I often felt like the governor of the State where I previously lived saw disability as optional. He actually proposed budget cuts that would have left me and thousands of other disabled Mainers living on the streets. Fortunately, he was unable to carry out his atrocious plan.

Tired of a hopeless situation, last Fall I did something that I never thought I could do: took a handicap accessible cab to the train station and left everything behind for a life that didn’t necessarily offer or guarantee a more dignified existence for me in New York. And here I am, still going through the system, still feeling like a burden but in a different way. Without getting into details, the type of abuse I suffered in Maine was a product of the frustration of having to take care of me without any financial compensation; while I no longer have to endure that type of abuse here in New York, I do feel the heavy weight of an unjust system that treats its disabled as a burden, and makes a point of reminding us of our perceived “uselessness” by depriving us of opportunities.

I am currently residing at a facility for disabled adults (while I await handicap accessible housing), and the general feeling in this place is one of hopelessness. I refuse to let despair get the best of me. I will continue to fight like hell even if I have to die in the process (I am currently facing some serious health challenges.)

Does it make any sense that corporations that make billions of dollars in profit are given obscenely large tax breaks while disabled citizens like myself suffer a nightmarish existence due to the limited resources allocated to our care? That is, in my opinion, morally unacceptable in a civilized society.

No, I am NOT an anti-capitalist or a “radical leftist”. I believe in responsible capitalism. But I ask you to consider this: The average CEO in the United States makes between 300 to 400 times what the average worker makes. In addition to their regular salary, they also receive millions of dollars in bonuses. Millions on top of millions. Corporations that make billions of dollars in profit receive taxpayer money in the form of subsidies and tax breaks. Yes, taxpayer money, your hard-earned dollars, going into the bank accounts of the obscenely wealthy! On the other hand, 1 in 5 children live in poverty, and most disabled Americans do not receive a sufficient amount of care to live a dignified life. Need I say more? Is this acceptable to you? If you believe so, that’s fine. Needless to say, you are entitled to your opinion; but while you let our most vulnerable citizens bear the brunt of an unjust system, please do not call this “the greatest country in the world”.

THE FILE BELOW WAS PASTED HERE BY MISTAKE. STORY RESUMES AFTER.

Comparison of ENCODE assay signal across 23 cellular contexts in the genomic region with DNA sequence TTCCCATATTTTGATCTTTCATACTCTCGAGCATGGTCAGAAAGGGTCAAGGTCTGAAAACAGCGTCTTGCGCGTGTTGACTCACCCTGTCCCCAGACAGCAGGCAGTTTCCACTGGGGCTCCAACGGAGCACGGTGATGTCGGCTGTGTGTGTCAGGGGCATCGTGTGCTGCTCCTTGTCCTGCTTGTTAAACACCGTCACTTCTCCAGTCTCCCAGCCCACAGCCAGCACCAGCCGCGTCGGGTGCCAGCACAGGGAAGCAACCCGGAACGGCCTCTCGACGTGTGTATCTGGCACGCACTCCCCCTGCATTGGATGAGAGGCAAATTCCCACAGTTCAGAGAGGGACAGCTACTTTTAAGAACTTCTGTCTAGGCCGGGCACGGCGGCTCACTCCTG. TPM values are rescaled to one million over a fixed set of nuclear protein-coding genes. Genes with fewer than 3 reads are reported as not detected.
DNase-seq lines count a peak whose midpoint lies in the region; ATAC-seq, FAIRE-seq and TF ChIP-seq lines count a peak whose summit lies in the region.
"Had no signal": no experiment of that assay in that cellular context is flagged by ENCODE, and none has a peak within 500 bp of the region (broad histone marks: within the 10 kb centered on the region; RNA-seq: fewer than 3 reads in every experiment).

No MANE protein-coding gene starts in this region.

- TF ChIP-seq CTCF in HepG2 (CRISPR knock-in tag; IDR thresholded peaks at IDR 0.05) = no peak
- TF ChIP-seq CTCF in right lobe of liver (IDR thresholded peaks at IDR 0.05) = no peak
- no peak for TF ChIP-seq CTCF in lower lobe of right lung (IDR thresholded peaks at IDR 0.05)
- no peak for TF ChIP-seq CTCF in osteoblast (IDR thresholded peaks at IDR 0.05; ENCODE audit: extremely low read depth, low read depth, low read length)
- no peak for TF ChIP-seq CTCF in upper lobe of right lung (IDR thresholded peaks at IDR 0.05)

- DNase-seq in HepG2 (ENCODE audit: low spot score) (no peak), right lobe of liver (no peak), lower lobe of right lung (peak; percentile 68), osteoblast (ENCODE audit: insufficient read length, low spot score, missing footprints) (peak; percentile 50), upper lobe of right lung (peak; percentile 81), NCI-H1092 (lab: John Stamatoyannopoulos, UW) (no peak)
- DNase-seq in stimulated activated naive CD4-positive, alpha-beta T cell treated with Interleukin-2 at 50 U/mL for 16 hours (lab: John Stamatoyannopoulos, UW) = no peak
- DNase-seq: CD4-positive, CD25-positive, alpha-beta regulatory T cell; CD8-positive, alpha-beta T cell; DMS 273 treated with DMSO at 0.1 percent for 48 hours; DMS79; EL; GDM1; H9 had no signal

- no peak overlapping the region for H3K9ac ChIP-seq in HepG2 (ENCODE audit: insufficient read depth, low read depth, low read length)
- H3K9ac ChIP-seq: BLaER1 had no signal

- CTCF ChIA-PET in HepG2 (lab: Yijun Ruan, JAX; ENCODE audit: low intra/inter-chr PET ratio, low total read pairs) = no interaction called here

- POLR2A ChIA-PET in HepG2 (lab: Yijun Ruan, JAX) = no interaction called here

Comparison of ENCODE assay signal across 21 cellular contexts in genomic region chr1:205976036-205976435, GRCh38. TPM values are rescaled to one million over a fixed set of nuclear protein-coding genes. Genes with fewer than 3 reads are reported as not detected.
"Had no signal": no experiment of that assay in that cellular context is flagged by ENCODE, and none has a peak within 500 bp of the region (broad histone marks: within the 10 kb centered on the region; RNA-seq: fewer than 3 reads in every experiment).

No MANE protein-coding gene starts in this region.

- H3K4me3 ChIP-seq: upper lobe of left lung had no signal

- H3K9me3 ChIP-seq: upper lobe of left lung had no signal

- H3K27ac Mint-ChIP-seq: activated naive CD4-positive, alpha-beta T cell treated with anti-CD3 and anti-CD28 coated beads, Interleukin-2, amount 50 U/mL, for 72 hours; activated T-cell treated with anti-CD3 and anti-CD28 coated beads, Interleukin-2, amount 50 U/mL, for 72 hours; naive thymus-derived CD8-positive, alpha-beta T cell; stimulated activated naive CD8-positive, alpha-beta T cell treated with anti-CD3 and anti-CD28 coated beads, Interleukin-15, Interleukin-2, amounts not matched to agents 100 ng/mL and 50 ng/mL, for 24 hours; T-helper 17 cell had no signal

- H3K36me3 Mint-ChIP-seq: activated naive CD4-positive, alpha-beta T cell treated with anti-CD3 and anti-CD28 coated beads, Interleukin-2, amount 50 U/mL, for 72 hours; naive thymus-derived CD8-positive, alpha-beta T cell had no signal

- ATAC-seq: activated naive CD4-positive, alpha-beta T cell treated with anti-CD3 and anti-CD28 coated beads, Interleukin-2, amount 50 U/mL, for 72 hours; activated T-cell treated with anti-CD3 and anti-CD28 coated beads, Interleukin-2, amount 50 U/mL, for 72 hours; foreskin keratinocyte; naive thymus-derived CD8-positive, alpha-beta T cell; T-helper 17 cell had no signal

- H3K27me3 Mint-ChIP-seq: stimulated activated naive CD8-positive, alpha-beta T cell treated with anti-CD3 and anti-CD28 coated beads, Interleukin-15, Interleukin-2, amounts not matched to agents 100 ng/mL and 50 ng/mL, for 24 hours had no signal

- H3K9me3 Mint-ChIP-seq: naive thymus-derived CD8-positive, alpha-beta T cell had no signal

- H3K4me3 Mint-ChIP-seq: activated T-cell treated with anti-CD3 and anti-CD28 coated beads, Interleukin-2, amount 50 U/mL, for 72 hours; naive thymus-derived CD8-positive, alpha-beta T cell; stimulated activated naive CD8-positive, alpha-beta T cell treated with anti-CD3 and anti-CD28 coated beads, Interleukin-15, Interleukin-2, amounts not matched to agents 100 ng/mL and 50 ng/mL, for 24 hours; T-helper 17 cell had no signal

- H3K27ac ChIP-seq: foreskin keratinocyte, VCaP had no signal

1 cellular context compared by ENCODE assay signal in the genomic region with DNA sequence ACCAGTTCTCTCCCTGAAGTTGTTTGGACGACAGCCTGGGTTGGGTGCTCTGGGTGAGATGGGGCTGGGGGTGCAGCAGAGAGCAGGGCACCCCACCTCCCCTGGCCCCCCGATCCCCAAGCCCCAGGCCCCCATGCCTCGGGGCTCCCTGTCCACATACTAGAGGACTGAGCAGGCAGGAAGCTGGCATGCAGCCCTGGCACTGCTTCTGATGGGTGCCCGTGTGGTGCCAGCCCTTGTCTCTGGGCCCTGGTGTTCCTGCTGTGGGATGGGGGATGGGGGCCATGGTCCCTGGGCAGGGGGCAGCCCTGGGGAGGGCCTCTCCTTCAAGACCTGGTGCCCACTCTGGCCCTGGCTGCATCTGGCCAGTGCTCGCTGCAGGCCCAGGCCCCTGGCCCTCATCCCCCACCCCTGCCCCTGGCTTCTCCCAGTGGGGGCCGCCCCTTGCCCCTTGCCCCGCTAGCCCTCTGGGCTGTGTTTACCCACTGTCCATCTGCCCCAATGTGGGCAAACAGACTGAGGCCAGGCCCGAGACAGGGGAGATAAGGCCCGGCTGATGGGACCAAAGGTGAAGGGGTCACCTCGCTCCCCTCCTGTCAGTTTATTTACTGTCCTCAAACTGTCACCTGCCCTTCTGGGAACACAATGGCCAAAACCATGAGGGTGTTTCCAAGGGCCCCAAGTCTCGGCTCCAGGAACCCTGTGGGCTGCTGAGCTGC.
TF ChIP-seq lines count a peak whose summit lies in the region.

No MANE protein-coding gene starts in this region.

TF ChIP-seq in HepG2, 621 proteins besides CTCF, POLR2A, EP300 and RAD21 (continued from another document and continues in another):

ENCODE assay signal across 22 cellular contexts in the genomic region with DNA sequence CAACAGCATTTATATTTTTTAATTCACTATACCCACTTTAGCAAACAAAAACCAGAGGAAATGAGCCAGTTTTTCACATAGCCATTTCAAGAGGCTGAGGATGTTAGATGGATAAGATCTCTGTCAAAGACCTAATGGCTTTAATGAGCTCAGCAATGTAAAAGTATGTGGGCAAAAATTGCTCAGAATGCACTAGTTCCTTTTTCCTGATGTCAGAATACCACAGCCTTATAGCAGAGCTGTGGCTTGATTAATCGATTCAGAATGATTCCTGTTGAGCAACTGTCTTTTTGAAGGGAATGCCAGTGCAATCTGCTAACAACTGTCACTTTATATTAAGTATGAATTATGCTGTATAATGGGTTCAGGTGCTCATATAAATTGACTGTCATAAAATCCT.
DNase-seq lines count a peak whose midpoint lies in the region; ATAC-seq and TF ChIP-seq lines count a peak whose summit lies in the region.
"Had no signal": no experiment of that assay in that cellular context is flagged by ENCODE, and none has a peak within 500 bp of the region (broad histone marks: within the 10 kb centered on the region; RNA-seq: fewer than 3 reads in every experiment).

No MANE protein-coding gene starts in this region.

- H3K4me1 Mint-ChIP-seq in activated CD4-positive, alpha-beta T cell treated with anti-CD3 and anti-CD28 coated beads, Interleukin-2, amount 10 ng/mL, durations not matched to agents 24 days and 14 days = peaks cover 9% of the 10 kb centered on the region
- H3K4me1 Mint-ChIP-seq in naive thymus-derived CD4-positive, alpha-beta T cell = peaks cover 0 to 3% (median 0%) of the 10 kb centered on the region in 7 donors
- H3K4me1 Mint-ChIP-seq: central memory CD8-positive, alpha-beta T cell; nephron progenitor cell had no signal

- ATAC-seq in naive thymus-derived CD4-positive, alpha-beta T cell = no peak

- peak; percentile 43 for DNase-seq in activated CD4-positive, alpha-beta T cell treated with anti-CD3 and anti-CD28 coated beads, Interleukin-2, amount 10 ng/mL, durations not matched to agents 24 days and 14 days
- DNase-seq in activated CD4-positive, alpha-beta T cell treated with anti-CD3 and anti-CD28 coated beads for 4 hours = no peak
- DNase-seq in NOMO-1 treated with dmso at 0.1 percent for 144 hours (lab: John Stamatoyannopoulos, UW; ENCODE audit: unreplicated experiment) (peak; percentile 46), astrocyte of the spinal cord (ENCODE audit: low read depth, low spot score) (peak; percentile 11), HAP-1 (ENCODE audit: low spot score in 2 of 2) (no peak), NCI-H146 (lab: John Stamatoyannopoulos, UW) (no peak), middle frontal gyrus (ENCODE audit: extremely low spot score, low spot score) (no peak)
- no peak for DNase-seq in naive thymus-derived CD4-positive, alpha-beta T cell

I have a healthy level of love, appreciation and respect for my country. And precisely because I love it, I want it to be better. I would like the United States to be seen as a nation in which the less fortunate of society are treated with the dignity and respect that all people deserve. We need to practice what we preach.